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How to Become A Certified Group Fitness Instructor

Updated on January 14, 2013

Having Fun, Getting Fit, and Helping Others

Everywhere you look, you are bombarded by images promoting fast weight-loss, miracle-diets, and rock-hard bodies. I have tried my fair share of these products and ''fads" and realized too late that it does take hard work and exercise. After joining my local gym, I fell in love with fitness! I eventually made the decision to become a group fitness instructor. I am a work from home parent with 5 children under the age of 10 and in desperate need of motivation to get lose weight, to get healthy, and to grab some quality "mommy time"! The decision to become a certified group fitness instructor isn't for everyone but I thought that maybe I would compile the information that I found to make it easier for others to start their path to a rewarding career!

First decision first...What style of group fitness do you want to teach? You will need to decide because there are differences between certifications and licenses. My best advice is to visit your gym, find something that you like to participate in, then talk to your gym management and group instructors to find out what is necessary to begin teaching. You can choose a group fitness certification which requires you to create your own choreography and demands a bit more learning, a specialized certification (i.e. Spinning, cardio step, bootcamp), or you can choose from a broad variety of pre-choreographed programs. Selecting the latter will involve less learning time and will limit the styles of which you can teach.

If you have selected The Group Fitness Certification, there are many to choose from as well as a variety of ways to obtain the certification. Speak to your local gym manager to see what licenses or certifications they may require. You may also want to look into First Aid and CPR training as many gyms will require it. The cost will be anywhere from $99 and up depending on your study method. Many will allow you to learn online then attend a workshop where you will take a traditional pencil and paper test and then a practical test where you display your knowledge of movements, body parts, and form. Others allow virtual learning and testing. They will all require continuing education credits which can be obtained in many ways. Some of the most popular certifications are available at the A.F.A.A. www.afaa.com/, A.C.E Fitness www.acefitness.org and American Sport and Fitness www.americansportandfitness.com. These will also provide information on specialized certifications for yoga, spinning, bootcamp, cardio step, and others.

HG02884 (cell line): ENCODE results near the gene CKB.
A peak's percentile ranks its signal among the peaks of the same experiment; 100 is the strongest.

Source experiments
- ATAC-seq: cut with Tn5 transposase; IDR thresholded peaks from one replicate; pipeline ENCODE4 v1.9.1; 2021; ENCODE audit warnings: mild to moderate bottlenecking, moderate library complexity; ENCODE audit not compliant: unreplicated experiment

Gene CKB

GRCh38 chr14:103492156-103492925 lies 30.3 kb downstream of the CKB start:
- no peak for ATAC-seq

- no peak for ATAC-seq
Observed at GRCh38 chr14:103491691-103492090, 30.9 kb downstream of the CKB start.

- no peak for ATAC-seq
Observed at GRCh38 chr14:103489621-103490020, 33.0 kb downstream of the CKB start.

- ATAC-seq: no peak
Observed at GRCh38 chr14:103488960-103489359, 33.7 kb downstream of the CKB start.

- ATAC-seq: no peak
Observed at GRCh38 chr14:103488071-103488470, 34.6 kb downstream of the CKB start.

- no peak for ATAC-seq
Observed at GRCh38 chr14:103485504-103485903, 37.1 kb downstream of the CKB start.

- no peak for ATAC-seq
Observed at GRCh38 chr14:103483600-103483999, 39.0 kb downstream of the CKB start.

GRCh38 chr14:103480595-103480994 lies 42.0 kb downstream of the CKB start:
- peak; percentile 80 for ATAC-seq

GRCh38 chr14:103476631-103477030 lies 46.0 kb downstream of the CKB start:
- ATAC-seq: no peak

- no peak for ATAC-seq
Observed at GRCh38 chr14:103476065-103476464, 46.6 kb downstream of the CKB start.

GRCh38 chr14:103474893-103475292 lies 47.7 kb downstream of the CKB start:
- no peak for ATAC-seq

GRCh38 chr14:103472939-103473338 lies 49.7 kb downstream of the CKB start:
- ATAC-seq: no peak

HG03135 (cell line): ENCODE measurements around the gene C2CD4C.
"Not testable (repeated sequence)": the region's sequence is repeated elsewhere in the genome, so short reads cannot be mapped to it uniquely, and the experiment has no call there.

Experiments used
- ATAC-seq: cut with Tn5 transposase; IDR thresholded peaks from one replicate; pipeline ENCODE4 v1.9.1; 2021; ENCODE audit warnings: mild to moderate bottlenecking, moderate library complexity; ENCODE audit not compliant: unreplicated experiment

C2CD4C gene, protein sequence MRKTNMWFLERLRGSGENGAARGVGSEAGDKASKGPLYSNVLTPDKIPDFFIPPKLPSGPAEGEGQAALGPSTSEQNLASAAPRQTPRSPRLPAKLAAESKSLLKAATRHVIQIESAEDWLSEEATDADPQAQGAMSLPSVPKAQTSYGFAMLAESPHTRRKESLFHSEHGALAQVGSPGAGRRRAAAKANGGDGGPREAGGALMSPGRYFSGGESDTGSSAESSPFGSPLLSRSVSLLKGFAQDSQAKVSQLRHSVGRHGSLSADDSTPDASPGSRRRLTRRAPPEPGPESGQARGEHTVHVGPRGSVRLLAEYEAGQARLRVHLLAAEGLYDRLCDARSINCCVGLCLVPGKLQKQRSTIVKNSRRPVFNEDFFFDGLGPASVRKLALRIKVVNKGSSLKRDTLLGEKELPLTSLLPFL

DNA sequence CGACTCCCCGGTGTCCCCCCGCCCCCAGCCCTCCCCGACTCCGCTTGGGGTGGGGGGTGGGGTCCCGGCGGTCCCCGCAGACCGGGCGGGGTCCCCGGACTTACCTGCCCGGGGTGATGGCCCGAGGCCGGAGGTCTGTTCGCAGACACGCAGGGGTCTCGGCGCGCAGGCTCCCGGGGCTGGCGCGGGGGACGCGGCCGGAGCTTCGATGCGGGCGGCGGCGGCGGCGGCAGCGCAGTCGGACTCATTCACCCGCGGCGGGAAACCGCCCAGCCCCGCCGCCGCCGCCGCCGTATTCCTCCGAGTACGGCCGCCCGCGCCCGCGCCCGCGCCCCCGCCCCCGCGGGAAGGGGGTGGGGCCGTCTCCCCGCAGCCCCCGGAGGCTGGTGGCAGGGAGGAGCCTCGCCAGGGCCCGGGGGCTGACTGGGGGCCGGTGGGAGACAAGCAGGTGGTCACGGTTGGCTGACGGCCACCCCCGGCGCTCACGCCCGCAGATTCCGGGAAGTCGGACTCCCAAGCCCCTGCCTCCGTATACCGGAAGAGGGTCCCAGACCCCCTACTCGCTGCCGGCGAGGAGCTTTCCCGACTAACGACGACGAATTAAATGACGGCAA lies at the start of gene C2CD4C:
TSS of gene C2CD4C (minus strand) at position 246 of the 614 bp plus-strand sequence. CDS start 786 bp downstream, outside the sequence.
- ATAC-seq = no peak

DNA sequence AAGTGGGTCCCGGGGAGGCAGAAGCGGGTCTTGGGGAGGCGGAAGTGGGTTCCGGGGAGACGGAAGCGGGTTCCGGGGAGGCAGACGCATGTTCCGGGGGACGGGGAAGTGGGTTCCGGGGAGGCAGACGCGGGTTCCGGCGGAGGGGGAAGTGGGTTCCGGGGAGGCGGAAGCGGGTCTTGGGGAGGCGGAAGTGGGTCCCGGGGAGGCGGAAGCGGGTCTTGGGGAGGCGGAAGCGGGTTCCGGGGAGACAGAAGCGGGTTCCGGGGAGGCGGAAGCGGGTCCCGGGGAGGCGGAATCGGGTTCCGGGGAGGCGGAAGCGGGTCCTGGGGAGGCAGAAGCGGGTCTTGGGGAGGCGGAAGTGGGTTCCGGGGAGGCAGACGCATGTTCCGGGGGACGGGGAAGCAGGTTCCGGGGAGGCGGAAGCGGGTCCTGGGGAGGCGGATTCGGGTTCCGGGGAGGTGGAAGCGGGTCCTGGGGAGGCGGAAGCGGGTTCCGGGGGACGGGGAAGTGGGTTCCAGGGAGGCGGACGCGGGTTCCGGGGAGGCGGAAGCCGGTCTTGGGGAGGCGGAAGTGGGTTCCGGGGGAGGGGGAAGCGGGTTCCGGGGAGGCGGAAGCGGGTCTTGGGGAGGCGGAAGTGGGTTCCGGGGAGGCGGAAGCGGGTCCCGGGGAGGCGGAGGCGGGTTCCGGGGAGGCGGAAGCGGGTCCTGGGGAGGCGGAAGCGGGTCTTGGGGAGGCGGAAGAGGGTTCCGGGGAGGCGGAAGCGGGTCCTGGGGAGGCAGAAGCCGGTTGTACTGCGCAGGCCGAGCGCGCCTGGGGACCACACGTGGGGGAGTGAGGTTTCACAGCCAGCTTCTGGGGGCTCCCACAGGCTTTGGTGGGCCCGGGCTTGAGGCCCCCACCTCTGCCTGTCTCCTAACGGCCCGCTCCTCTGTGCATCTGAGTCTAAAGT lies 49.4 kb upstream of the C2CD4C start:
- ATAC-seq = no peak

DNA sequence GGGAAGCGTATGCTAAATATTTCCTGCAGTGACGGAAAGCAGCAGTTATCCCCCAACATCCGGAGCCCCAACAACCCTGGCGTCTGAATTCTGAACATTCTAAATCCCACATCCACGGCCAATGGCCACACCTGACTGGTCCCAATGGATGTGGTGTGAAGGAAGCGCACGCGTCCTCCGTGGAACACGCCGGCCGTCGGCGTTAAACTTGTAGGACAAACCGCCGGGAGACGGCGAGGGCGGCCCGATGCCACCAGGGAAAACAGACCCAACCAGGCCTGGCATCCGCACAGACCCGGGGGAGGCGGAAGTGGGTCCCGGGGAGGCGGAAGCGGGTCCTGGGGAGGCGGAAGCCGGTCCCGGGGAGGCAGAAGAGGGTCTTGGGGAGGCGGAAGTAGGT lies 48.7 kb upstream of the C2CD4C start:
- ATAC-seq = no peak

The other route is licenses. These are available from companies like Zumba www.zumba.com, Flirty Girl Fitness www.flirtification.com, turbo kick www.turbokick.com and many others (I plan to break these down in another blog). These will only require a short day or two of learning choreography and technique. The costs vary and are anywhere from $199 and up. Be sure to look into long term costs. Most will all allow you to use logos and provide some advertising power but some will require further costs. Many gyms will allow you to teach with only these licenses and a CPR certification.

No matter which vehicle you choose to get to the destination of staying fit and helping others to do the same, you are beginning a rewarding fitness career and making an impact on the lives of those around you. I hope that I have helped to put some of the decision making information in one place for you and I plan to cover these more fully in later blogs. The Fitness Industry is booming and becoming a Group Fitness Instructor is one way to earn money, have fun, and get fit.

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